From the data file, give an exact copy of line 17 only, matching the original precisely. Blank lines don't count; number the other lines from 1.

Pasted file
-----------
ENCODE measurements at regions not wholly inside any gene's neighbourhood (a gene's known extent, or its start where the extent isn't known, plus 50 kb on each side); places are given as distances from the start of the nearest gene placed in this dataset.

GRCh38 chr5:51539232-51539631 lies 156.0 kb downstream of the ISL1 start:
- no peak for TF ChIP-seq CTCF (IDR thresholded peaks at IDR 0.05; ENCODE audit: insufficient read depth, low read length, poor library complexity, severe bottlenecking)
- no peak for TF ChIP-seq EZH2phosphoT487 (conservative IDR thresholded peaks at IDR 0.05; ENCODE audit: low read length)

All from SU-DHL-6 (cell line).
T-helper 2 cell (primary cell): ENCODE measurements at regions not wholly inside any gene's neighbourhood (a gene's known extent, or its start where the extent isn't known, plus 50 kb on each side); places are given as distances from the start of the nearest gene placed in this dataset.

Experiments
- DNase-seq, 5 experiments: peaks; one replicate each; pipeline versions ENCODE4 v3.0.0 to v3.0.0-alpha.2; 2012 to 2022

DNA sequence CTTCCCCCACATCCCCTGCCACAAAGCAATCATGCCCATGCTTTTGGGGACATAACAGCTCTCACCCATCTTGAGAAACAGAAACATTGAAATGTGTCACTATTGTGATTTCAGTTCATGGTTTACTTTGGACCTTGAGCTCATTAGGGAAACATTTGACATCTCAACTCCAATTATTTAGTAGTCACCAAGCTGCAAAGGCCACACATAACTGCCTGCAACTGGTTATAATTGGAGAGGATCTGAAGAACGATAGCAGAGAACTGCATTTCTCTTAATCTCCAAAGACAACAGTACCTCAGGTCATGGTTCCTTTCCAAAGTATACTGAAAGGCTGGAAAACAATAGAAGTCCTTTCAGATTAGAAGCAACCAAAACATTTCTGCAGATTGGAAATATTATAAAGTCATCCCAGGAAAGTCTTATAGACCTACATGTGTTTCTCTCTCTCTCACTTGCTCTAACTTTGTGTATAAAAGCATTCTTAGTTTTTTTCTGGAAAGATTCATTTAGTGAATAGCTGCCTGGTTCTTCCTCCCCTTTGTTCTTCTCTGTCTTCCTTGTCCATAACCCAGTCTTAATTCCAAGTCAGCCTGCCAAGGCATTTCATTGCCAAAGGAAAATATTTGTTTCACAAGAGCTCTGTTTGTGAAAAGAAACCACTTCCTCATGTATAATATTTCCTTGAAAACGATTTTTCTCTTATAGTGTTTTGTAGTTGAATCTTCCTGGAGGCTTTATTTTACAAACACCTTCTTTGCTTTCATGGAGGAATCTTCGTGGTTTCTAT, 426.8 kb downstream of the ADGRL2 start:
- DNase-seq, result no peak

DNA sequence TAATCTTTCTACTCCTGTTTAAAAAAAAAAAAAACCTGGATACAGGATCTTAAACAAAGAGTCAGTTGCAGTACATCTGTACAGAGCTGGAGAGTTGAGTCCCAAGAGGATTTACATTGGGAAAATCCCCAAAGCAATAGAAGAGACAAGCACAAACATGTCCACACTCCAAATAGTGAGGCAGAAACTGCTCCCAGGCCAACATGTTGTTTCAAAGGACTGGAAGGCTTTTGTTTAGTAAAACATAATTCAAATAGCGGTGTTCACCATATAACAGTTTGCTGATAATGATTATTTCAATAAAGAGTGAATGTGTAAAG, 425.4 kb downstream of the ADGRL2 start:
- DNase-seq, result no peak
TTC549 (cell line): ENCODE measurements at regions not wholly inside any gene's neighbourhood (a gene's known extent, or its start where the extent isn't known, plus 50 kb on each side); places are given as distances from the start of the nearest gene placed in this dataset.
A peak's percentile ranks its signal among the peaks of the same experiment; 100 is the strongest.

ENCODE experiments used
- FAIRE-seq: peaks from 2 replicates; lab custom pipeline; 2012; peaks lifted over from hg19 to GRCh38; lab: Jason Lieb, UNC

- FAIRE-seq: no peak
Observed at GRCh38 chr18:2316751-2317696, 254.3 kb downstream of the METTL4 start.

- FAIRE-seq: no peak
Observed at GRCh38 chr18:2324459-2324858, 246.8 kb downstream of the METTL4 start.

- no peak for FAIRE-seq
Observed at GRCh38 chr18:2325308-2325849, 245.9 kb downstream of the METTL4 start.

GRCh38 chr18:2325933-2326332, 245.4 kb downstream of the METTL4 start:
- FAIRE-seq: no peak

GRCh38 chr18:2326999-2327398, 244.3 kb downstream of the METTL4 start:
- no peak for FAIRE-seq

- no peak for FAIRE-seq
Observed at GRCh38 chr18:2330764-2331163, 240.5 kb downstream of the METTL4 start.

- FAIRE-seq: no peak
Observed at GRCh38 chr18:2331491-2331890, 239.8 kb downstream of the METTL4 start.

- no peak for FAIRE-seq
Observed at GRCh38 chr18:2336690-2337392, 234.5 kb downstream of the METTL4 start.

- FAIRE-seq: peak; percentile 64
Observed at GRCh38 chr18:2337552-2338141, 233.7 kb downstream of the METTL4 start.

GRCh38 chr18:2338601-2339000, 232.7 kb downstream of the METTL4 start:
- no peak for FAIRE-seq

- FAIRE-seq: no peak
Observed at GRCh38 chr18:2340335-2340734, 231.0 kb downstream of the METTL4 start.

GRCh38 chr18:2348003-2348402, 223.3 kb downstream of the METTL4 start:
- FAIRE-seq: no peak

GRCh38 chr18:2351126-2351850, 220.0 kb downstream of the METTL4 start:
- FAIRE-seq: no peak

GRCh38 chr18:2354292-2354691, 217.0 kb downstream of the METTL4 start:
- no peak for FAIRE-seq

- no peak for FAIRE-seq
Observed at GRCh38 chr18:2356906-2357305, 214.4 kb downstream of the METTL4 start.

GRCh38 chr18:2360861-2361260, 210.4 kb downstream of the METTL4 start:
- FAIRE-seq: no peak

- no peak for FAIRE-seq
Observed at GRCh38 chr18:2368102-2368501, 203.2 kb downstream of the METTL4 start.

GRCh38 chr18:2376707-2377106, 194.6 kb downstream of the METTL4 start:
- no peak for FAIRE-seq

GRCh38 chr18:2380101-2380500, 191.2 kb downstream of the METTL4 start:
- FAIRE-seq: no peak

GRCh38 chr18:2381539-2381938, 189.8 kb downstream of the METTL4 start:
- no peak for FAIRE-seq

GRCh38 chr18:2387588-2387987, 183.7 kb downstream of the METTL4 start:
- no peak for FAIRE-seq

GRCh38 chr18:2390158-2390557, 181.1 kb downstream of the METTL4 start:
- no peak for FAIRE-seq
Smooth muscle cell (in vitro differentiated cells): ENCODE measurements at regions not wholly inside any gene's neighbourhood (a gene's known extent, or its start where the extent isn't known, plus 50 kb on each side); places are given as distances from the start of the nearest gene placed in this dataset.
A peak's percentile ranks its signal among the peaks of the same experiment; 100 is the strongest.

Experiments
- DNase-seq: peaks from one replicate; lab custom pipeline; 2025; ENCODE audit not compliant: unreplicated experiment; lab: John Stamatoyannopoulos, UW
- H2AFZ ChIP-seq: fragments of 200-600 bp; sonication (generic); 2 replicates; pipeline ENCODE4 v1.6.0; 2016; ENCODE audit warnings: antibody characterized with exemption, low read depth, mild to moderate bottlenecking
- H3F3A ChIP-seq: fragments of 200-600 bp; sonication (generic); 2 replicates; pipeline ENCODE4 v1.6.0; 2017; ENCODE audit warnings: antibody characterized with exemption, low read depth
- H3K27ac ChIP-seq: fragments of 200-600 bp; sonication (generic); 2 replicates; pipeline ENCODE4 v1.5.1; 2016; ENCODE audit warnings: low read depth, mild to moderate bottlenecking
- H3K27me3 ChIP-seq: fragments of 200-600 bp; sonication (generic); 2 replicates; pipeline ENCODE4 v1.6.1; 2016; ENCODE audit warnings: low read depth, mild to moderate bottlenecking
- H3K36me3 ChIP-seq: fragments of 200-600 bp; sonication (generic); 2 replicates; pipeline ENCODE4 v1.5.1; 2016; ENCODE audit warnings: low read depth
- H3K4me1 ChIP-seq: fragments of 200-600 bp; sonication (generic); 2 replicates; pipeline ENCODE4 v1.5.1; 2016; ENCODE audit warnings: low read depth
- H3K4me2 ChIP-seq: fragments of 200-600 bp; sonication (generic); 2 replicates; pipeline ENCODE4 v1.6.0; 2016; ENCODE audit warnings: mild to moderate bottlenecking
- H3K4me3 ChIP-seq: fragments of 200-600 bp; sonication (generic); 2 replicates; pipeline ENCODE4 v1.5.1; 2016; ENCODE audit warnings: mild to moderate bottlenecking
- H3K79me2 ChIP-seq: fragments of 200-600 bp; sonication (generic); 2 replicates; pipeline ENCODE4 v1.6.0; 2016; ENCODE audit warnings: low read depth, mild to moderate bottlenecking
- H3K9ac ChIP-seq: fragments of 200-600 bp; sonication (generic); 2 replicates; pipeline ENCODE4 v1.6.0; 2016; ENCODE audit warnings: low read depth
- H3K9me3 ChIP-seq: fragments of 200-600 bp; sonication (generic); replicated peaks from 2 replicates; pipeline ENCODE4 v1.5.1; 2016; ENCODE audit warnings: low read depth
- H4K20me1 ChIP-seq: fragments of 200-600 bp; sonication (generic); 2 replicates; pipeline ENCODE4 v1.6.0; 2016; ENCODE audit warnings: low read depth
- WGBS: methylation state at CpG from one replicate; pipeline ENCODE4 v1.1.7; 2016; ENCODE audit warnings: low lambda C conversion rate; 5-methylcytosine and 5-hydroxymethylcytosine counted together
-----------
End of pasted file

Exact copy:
- FAIRE-seq: no peak